Abstract Heads
Abstract Heads
Rose-Tinted Spectating
Rose-Tinted Spectating
Brandenburg Gate
Brandenburg Gate with our Hotel Adlon
Spreepark
Spreepark
Haunted House at Spreepark
Haunted House at Spreepark
Berlin Wall
Berlin Wall
3:49:06
3:49:06
2013 Berlin Marathon Medal
2013 Berlin Marathon Medal
Topography of Terror
Topography of Terror
Holocaust Memorial
Holocaust Memorial
Horse-Drawn Carriage Ride
Horse-Drawn Carriage Ride
Brandenburger Tor
Brandenburger Tor

Special Delivery

Had a phone call this morning – as promised – from Metropolis letting me know there was some good news and some bad news…

The good news is that delivery of the Sprint GT is on for this Saturday! I just need to arrange my insurance now.

The bad news is that for some complicated reason, they haven’t been able to assign my vanity plate to the bike, so I’ll have to do that just as soon as the registration document arrives.

The other good news is that the weather for the weekend is looking good for some rides out with the other GT :)

And even more good news is that planning is underway for Eurotour 2014 and possibly something else this year…

Ear-Popping Pyrenees

Eurothrash…

So it was holiday time again and despite working until late on the Friday and hence only doing last minute packing, I found myself heading off at Oh Dark Hundred on Saturday, 1st June to the Eurotunnel to meet up with Yox and Purge.

Yox had organised the crossing tickets as well as working out a route that linked up a number of great biking roads in and around the Pyrenees, so we were heading off there with a view to getting all the way down to the Pyrenees by nightfall. The benefit of travelling off-peak as far as the French are concerned should have been that we wouldn’t need to book any hotels in advance and hence we wouldn’t have any pressure to be at a pre-determined destination on any day.

They both took the mick out of the lack of tread on my sporty tyres which I’d though would be fine for the trip … without realising I’d done the 2,100 mile Ardèche trip on the same tyres before… And so we turned out onto the motorways and headed South. As it transpired, the motorways were a leeeetle bit abrasive and by the time we’d lost and found Purge around Paris and made our way down to Clermont-Ferrand, the tyres were well and truly shagged and wouldn’t make it home. Ah!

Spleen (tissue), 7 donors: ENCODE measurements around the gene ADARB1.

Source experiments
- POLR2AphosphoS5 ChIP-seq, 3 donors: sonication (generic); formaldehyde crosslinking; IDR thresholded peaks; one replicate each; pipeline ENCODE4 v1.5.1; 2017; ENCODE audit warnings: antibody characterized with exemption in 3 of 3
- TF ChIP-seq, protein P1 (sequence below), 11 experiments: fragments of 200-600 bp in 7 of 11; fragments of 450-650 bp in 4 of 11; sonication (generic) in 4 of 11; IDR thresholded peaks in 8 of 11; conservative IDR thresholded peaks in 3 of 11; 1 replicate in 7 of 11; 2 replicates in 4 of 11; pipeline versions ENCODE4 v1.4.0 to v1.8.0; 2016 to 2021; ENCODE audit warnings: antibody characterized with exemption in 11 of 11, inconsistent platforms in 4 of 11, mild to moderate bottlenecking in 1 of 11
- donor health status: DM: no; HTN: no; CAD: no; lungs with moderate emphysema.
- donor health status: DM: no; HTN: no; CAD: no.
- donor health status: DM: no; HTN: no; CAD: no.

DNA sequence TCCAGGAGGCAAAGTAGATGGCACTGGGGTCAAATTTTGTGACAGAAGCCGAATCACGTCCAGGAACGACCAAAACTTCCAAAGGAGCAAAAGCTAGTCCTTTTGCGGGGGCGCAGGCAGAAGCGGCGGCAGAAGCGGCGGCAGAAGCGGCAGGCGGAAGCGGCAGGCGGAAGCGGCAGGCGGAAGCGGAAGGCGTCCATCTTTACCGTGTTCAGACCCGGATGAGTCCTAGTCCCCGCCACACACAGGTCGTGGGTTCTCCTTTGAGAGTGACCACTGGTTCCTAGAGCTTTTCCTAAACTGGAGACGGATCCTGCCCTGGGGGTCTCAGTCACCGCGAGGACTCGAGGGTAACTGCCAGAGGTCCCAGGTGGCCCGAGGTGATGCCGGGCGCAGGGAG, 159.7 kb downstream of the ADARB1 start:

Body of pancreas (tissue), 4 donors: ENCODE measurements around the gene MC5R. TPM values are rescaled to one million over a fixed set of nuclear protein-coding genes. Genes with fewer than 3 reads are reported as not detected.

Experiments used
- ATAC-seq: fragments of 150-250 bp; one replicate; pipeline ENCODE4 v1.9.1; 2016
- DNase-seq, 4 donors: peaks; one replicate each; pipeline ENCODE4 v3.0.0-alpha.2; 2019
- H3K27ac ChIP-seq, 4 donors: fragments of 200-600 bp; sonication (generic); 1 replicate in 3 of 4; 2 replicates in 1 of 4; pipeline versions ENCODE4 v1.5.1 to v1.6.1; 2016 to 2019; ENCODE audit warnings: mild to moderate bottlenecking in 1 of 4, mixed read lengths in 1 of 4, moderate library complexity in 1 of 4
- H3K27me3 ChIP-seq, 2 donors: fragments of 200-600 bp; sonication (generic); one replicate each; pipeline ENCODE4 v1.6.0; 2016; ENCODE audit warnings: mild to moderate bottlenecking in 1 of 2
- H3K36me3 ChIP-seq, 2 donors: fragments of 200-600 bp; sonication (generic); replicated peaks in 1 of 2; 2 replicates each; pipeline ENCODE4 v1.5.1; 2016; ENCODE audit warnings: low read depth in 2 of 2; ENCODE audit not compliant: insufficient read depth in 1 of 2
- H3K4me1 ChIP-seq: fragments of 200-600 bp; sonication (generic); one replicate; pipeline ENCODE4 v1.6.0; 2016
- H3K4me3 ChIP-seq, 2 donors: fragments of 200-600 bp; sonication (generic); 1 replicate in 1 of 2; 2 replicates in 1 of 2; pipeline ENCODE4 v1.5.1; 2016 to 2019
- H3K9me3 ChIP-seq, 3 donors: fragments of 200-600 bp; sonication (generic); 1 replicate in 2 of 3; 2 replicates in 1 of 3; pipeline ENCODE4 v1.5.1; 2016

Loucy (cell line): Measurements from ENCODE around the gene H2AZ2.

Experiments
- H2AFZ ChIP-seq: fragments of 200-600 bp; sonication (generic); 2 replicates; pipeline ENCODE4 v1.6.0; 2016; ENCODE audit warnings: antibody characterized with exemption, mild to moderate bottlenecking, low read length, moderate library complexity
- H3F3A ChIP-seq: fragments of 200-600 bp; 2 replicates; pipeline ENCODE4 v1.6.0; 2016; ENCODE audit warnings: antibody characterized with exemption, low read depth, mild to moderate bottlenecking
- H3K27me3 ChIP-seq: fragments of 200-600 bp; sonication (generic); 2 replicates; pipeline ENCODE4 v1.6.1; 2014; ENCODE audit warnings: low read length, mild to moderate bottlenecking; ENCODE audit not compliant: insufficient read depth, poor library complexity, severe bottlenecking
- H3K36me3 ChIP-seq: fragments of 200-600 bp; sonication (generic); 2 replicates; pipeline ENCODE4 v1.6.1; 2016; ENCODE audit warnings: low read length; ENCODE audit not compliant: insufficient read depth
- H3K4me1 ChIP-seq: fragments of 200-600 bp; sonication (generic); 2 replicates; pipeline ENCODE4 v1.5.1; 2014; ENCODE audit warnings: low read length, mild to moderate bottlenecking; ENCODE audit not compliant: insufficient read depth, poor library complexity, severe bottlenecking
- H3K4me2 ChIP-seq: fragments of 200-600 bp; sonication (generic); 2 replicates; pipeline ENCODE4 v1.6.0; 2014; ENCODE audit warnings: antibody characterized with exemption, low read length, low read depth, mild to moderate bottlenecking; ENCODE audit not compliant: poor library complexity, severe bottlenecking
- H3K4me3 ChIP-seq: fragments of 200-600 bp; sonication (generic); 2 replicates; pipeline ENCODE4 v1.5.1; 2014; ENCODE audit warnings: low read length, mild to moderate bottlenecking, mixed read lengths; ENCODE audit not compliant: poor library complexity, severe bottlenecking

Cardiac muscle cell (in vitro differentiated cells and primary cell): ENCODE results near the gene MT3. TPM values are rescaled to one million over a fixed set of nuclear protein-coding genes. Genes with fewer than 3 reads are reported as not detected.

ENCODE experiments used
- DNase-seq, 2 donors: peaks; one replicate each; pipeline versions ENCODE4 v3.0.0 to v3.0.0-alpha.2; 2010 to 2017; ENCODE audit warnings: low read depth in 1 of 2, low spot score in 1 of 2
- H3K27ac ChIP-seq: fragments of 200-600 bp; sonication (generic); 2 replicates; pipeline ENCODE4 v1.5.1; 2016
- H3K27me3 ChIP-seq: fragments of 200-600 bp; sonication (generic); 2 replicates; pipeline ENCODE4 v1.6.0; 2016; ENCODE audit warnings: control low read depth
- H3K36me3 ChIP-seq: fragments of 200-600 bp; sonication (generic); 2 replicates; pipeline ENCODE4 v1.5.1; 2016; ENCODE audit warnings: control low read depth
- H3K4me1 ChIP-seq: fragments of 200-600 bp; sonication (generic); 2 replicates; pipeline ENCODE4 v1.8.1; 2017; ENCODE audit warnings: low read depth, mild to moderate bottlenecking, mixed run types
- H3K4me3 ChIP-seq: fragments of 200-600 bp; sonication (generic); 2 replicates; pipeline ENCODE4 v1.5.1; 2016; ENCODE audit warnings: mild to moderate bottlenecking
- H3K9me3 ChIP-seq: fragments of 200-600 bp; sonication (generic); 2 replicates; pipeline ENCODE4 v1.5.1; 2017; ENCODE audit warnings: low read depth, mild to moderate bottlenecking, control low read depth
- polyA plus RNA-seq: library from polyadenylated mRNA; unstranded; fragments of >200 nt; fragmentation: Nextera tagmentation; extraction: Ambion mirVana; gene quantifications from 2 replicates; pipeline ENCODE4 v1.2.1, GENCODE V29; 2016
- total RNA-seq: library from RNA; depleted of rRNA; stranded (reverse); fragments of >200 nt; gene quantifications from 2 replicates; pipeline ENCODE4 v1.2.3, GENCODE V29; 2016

Purge and I were both using Tom-Tom Rider satnavs – mine a more recent model after my other one was stolen by my psycho ex-girlfriend – and both had been updated to the latest maps … which showed the hotel we selected as being halfway up a hill in a residential area. It wasn’t there, of course, but we went back to where Yox’s Co-Pilot Android software (the same I use on my iPhone) had guided him. I then went in and negotiated a decent room rate for the three of us with use of their own garage for the first overnight stay. Then shower, change, beers and a huge evening meal before bed.

Day Two and we were heading off via Millau towards Perpignan. The twisting roads of the Haute-Pyrenees were fabulous but tiring so as we rode into Quillan, we found a traditional-looking hotel, the Hotel La Chaumiere, to check into. As it was Yox’s birthday, the beers, the wine and the food were on Purge and I.

The view from my balcony

The view from my balcony

The meal also included the heaviest wine bottle I’ve ever seen: truly bizarre (but tasty)!

The heaviest wine bottle ever

The heaviest wine bottle ever

After dinner, it was up to our rooms … and I discovered that my carefully-arranged base layers had flown off the balcony and were laying in front of the restaurant. Ah!